The Pointer: as straightforward of a dog if there were one. An active dog by nature, loyal to its family and very affectionate, this dog is an all-star. Sometimes called the English Pointer, many breed clubs simply call this dog a Pointer. Find out more about the athleticism, background and beauty of the Pointer in the Best Bully Sticks Breed Spotlight on the Pointer.

History & Background: Most sources state 1650 was approximately the time Pointers were bred in England. These dogs were first used as hunting and retrieving dogs for hare. This dog’s lineage isn’t known exactly, but it’s thought they came from breeds such as the Foxhound, Greyhound, Bloodhound and some undetermined “setting” spaniel breed. Pointers were brought to the United States in the late 1800s and thrived in the new and open lands of North America. At this time Setters were the breed most commonly used for bird hunting during field trial sports. It wasn’t too long into the 1900s that the Pointer began showing the Setters up, and still do.

Field Trials are a sport in which a dog is expected to point, honor and retrieve a bird. Pointing means find the bird’s location, honoring is stopping immediately in a pointing stance and then find the dead or wounded bird as retrieval. Usually bobwhite quails, pheasants or grouse are used. This sport is very prominent in the Southern states and Pointers are the most commonly used dog.

The dog on Westminster Kennel Club’s logo is a Pointer, named Sensation. Pointers have won Best in Show at Westminster three times, most recently in 1986. The AKC recognized this dog in 1884.

Height: Males, 25-28 inches; Females, 23-26 inches

Weight: Males, 55-75 pounds; Females, 45-65 pounds

Coat: A Pointer’s coat is short, tight and soft with a slight sheen.

Color: Pointers have black, lemon, liver or orange colorings. These can appear in combination with white, and usually are, or as solid colors. Facial markings and nose colors depends on the color the dog. A darker dog has dark markings and a dark nose, usually black or brown. A lighter colored dog sport a flesh-colored or lighter nose and markings.

Appearance: Because the Pointer is still largely used for sporting, the look of this dog should immediately communicate and reflect this. Slender, but muscular all over, the overall appearance shows a powerful dog.  He is agile and graceful in movements and the muscle of this dog should be powerful and compact. Needless to say, the Pointer is a fast runner and quick in movement. A Pointer’s face shows readiness and his head is held high like a proud animal.

The Pointer is a long dog, with a long face, body and legs. On the face there is a slight furrow between the eyes and the cheeks are pronounced. The ears on this dog are at eye level and hang naturally to the lower jaw with almost no folding. Ears should also be pointed, not rounded. The Pointer’s eyes are rounded and reflect the alert nature of this dog.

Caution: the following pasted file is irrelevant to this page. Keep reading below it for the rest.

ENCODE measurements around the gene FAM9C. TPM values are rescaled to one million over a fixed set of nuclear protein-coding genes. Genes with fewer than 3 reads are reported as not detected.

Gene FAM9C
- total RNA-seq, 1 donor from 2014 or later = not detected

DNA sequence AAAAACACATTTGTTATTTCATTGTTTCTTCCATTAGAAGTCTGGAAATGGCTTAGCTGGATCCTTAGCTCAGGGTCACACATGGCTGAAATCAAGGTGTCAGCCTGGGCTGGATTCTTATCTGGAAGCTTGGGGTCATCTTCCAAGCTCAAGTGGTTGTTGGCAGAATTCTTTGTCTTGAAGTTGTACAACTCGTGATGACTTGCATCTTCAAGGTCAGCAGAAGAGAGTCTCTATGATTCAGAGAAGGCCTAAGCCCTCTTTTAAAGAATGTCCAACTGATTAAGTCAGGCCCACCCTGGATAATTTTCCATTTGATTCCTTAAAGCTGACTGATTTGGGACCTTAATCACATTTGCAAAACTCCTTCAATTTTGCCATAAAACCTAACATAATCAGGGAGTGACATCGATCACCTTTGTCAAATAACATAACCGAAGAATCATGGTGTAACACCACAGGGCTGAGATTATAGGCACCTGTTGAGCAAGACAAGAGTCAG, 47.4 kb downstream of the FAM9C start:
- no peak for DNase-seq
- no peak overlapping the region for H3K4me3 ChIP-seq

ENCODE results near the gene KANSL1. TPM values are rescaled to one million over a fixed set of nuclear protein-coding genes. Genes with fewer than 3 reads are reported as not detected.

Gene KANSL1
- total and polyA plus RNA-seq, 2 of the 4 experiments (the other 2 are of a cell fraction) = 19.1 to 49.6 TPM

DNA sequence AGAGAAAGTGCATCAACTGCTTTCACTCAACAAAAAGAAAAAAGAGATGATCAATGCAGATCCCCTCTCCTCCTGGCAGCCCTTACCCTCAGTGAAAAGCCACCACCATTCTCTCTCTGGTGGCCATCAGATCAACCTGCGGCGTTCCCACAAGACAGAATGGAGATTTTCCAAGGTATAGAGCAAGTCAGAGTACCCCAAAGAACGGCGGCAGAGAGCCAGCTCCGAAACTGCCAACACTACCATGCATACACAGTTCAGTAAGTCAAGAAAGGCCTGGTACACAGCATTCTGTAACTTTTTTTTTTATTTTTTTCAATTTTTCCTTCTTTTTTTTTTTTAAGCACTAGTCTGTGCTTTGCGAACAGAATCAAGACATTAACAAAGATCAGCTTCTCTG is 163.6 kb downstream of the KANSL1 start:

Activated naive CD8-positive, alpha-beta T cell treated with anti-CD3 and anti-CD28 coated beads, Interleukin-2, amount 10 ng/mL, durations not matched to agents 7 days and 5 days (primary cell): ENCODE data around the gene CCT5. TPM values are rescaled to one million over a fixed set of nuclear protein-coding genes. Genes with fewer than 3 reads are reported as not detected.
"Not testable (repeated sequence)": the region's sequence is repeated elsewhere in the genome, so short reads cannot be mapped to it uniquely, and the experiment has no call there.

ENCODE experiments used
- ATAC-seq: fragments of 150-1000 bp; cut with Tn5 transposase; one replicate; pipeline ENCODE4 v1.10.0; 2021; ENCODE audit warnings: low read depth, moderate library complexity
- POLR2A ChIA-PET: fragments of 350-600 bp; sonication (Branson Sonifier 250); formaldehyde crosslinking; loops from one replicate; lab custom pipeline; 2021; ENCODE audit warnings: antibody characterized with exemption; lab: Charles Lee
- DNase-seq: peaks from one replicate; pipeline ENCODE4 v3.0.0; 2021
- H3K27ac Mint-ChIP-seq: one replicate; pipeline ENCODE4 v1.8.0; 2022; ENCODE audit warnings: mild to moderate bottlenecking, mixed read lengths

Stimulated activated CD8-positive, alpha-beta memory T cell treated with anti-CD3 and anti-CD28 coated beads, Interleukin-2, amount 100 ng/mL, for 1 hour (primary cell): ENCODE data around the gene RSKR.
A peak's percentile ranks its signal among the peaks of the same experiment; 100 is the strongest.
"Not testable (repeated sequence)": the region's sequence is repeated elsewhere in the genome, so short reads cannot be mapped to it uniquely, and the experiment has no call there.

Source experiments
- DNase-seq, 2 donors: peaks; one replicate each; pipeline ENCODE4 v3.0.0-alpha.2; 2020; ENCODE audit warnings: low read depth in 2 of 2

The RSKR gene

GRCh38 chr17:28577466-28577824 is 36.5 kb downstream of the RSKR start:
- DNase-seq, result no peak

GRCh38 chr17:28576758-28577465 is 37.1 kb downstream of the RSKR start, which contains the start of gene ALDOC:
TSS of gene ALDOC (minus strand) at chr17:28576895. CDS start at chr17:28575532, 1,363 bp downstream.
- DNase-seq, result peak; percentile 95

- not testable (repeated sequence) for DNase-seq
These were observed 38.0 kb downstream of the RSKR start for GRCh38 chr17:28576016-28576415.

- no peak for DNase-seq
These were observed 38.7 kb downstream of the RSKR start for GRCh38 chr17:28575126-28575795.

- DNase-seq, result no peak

Temperament: A Pointer has  “wide-awake” personality. They are alert, observant and even-tempered. Pointers are also overall a very happy and easy-going breed. This dog is happy living in the home and is affectionate and dedicated to his family. Pointers do not shy away from strangers and aren’t timid dogs in the least. They do have a rather big bark, but their aggression level is very low, being very hard to provoke this dog.

Because of this dog’s work in the field, if they aren’t being trained to be a bird or retrieving dog, they need plenty of exercise. Pointers love to run, or even “gallop” so a large area of running space is preferred for this breed. This also means a fenced in yard is best to keep the Pointers hunting range to a minimum. These dogs tend to wander away from their homes following a scent and hunt away from their owners. However when their day is done, they just as much love to lie around and be couch potatoes.

Health & Grooming: The average lifespan for a Pointer is around 12 years. This dog doesn’t have many health problems, but can suffer from hip dysplasia, cherry eye, epilepsy, allergies and skin problems.

Grooming is extremely simple for this dog. The coat needs a quick once over with a soft brush to keep shedding to a minimum.

Product Suggestions: For a simple dog, BBS suggest a simple treat. Primal Organic Jerky Chicken Chips are three ingredient USA raised chicken treats that are gluten and grain free. Your dog will love these simple, but delicious all-natural treats.

If there was any dog who would love fetching, it’s this one. The Pointer would make good use out of the Hyper Fling Tennis Ball Launcher from Hyper Pet. These launchers are a great way to maintain your dog’s fitness and strengthen the bond between you and your pet. They also offer hands-free pickup, so no more touching slobbery tennis balls.

Do you own or know a Pointer? Tell us your favorite Pointer story in the comments section!